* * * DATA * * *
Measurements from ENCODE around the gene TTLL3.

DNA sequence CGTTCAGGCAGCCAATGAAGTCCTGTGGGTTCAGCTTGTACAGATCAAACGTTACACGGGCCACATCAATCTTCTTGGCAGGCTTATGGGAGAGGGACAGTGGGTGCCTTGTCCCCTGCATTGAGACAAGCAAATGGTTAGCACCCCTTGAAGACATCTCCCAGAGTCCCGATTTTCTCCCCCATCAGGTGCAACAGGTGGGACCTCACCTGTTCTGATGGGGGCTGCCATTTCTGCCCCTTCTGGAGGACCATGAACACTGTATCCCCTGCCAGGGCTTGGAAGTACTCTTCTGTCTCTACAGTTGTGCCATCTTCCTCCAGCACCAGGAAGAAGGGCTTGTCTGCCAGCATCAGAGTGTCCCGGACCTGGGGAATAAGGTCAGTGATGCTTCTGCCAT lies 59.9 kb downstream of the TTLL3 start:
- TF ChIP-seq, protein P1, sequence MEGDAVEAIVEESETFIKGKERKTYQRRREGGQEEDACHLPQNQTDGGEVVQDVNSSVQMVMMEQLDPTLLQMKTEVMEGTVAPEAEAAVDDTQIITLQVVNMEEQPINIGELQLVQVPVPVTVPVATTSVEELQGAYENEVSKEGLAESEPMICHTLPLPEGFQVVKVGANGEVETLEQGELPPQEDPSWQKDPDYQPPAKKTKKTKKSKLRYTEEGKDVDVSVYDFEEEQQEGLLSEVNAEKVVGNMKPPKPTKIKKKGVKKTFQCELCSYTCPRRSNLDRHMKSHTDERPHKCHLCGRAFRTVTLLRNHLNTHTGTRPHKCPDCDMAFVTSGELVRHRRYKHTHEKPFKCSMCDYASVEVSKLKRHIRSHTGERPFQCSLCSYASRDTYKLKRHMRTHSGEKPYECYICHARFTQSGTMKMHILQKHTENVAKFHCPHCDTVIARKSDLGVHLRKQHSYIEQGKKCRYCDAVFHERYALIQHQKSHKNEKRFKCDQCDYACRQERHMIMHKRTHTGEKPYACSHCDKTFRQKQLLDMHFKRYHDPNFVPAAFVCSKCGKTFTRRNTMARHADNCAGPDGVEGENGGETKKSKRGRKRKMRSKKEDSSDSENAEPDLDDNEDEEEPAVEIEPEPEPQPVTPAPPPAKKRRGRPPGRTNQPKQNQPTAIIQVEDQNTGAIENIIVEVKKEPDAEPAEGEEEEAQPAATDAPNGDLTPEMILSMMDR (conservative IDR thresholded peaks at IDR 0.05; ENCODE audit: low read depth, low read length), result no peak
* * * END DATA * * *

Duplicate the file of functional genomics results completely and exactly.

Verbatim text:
Measurements from ENCODE around the gene TTLL3.

DNA sequence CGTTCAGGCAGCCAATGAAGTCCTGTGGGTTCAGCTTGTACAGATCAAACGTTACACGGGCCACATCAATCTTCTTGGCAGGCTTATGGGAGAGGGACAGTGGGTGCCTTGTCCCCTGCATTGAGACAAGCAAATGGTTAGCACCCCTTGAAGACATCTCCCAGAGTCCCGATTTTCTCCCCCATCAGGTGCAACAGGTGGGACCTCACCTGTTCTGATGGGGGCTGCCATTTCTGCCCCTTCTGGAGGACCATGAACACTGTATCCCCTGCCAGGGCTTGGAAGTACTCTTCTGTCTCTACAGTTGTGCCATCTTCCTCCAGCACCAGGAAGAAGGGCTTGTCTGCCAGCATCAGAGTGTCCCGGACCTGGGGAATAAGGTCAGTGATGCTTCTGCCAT lies 59.9 kb downstream of the TTLL3 start:
- TF ChIP-seq, protein P1, sequence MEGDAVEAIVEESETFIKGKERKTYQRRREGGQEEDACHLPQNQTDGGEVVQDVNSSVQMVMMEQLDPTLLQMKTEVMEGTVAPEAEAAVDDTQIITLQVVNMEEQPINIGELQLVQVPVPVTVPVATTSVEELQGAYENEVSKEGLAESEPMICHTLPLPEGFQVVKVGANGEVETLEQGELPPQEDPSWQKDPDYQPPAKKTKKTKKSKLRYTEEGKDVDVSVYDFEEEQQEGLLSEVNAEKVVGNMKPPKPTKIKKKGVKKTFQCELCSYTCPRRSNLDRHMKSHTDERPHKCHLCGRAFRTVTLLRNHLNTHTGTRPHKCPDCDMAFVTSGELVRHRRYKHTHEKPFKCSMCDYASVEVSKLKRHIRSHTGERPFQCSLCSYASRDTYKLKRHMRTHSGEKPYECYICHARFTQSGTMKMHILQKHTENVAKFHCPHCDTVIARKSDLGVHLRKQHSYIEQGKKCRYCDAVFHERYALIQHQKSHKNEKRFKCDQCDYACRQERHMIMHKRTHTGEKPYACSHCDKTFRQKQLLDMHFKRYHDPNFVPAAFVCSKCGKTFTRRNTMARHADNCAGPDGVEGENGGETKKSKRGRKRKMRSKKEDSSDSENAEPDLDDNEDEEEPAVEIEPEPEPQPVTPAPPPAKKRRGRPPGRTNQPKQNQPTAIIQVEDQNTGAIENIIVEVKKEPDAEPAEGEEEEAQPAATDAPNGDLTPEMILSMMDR (conservative IDR thresholded peaks at IDR 0.05; ENCODE audit: low read depth, low read length), result no peak